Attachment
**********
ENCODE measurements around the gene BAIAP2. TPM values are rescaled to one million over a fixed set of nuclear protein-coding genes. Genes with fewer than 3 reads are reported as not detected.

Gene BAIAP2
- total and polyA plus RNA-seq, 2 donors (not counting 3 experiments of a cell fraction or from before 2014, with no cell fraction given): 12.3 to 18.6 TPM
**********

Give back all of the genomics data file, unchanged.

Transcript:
ENCODE measurements around the gene BAIAP2. TPM values are rescaled to one million over a fixed set of nuclear protein-coding genes. Genes with fewer than 3 reads are reported as not detected.

Gene BAIAP2
- total and polyA plus RNA-seq, 2 donors (not counting 3 experiments of a cell fraction or from before 2014, with no cell fraction given): 12.3 to 18.6 TPM